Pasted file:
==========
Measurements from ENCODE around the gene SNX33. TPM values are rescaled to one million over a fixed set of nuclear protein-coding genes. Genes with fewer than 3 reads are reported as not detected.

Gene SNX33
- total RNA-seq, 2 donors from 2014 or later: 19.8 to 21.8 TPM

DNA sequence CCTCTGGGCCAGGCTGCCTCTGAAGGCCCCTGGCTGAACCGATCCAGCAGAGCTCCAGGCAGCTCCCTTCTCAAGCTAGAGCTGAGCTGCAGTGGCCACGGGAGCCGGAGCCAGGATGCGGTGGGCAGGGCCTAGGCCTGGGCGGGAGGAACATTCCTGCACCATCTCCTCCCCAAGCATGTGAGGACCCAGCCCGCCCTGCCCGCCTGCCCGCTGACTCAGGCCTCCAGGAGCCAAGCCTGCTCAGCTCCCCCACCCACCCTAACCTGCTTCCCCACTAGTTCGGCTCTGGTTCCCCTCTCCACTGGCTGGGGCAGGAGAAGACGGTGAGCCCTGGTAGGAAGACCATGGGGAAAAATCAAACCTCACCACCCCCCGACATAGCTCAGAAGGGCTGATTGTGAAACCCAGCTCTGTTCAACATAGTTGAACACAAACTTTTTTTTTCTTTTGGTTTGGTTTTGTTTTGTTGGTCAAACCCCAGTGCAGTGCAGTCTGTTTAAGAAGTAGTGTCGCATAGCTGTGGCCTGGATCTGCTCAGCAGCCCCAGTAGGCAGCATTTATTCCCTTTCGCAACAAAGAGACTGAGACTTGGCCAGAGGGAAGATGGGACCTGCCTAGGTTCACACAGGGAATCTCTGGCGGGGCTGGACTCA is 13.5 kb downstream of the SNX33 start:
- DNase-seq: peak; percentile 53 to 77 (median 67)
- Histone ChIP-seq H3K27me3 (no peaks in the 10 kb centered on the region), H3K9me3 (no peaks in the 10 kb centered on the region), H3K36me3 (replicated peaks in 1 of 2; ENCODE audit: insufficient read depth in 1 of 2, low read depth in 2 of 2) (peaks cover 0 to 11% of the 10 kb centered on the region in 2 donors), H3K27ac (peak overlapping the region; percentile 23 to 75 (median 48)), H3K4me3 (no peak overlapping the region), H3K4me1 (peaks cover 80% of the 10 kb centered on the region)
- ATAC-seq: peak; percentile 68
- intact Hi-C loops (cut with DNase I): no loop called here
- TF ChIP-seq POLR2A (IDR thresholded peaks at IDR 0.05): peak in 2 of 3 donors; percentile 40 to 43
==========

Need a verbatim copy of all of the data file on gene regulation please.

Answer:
Measurements from ENCODE around the gene SNX33. TPM values are rescaled to one million over a fixed set of nuclear protein-coding genes. Genes with fewer than 3 reads are reported as not detected.

Gene SNX33
- total RNA-seq, 2 donors from 2014 or later: 19.8 to 21.8 TPM

DNA sequence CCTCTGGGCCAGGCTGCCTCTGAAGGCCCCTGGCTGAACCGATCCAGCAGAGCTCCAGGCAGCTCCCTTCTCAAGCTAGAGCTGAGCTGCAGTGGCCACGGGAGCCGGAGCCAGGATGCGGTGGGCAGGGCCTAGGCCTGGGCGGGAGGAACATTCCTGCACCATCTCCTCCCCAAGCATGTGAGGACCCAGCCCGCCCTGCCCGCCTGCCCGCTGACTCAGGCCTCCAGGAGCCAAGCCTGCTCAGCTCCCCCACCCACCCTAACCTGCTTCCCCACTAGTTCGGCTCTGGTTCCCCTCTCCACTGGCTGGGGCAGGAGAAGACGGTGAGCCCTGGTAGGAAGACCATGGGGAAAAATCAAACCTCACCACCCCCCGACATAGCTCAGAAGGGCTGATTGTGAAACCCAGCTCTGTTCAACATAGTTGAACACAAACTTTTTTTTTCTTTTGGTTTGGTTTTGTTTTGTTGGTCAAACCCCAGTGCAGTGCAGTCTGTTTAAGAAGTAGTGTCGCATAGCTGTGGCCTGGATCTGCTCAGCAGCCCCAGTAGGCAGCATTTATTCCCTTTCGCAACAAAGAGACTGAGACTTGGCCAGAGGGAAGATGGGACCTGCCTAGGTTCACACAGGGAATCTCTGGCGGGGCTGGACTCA is 13.5 kb downstream of the SNX33 start:
- DNase-seq: peak; percentile 53 to 77 (median 67)
- Histone ChIP-seq H3K27me3 (no peaks in the 10 kb centered on the region), H3K9me3 (no peaks in the 10 kb centered on the region), H3K36me3 (replicated peaks in 1 of 2; ENCODE audit: insufficient read depth in 1 of 2, low read depth in 2 of 2) (peaks cover 0 to 11% of the 10 kb centered on the region in 2 donors), H3K27ac (peak overlapping the region; percentile 23 to 75 (median 48)), H3K4me3 (no peak overlapping the region), H3K4me1 (peaks cover 80% of the 10 kb centered on the region)
- ATAC-seq: peak; percentile 68
- intact Hi-C loops (cut with DNase I): no loop called here
- TF ChIP-seq POLR2A (IDR thresholded peaks at IDR 0.05): peak in 2 of 3 donors; percentile 40 to 43